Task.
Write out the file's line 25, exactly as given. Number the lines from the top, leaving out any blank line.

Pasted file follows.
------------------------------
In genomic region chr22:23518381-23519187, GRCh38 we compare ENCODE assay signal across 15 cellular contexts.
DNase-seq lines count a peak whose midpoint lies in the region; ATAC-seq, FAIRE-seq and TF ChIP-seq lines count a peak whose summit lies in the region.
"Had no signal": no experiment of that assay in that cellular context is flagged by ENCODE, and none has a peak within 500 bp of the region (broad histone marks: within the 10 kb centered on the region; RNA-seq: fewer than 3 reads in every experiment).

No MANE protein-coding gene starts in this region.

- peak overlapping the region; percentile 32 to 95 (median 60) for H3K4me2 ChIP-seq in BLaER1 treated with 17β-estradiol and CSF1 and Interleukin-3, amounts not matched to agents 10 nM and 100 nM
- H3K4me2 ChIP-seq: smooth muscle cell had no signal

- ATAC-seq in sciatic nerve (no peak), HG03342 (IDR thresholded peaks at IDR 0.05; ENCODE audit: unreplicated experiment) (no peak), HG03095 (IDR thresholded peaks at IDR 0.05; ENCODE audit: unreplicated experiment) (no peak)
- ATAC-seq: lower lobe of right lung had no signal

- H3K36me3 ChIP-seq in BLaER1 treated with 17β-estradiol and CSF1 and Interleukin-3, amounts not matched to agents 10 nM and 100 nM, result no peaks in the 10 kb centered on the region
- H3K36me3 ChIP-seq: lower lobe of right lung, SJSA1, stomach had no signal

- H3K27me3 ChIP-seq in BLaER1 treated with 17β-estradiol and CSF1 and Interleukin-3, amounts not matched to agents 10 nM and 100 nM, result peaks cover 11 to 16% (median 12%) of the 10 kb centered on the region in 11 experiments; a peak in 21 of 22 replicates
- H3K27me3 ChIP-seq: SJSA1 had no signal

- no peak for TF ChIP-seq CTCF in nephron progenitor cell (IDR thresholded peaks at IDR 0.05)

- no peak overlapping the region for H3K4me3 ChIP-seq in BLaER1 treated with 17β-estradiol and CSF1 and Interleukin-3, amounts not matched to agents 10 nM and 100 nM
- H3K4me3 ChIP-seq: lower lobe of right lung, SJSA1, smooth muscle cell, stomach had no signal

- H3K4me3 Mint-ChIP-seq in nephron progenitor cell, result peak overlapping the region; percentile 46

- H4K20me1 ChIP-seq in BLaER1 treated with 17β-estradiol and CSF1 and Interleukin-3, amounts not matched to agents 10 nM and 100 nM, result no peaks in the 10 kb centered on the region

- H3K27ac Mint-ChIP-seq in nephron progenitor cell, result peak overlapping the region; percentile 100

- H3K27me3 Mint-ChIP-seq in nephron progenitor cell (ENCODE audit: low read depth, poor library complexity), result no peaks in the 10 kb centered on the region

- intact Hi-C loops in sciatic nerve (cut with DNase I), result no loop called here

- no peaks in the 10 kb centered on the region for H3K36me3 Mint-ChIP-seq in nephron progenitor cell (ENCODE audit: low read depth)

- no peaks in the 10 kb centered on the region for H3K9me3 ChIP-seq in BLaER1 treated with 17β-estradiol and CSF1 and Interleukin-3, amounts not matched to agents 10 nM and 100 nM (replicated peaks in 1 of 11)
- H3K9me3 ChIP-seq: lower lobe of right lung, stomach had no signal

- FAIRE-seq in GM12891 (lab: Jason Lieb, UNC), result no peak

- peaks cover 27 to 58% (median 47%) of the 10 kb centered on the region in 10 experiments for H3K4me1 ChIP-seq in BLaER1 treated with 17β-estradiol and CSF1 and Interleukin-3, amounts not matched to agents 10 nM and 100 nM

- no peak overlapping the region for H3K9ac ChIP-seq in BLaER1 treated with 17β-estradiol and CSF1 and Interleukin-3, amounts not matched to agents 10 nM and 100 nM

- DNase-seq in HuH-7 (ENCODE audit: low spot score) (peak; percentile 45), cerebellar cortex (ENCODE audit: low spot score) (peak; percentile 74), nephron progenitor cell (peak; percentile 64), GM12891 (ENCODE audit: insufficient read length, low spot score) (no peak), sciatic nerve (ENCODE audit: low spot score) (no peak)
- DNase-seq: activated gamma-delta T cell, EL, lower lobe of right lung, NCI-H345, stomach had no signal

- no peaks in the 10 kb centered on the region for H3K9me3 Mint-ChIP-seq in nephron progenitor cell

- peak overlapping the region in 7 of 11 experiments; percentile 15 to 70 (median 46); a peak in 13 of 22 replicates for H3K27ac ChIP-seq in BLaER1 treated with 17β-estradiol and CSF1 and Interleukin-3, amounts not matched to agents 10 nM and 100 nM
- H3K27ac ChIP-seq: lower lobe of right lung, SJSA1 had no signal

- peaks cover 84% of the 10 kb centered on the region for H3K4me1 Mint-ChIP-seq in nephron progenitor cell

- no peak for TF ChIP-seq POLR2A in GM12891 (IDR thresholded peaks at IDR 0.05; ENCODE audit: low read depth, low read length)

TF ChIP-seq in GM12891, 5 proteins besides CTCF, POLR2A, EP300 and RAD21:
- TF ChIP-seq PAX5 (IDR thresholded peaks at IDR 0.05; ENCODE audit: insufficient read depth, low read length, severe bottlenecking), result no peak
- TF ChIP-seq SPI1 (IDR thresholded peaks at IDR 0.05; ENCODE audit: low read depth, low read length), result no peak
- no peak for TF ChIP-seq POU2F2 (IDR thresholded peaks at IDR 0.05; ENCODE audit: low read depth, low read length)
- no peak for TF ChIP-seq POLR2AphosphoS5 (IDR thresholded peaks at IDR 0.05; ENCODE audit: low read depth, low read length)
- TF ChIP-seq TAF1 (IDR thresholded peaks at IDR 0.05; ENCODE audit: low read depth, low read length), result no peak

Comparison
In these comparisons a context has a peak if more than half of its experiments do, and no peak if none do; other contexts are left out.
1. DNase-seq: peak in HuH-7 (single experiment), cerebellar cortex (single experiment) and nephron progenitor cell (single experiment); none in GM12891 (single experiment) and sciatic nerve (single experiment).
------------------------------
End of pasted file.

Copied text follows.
- peaks cover 27 to 58% (median 47%) of the 10 kb centered on the region in 10 experiments for H3K4me1 ChIP-seq in BLaER1 treated with 17β-estradiol and CSF1 and Interleukin-3, amounts not matched to agents 10 nM and 100 nM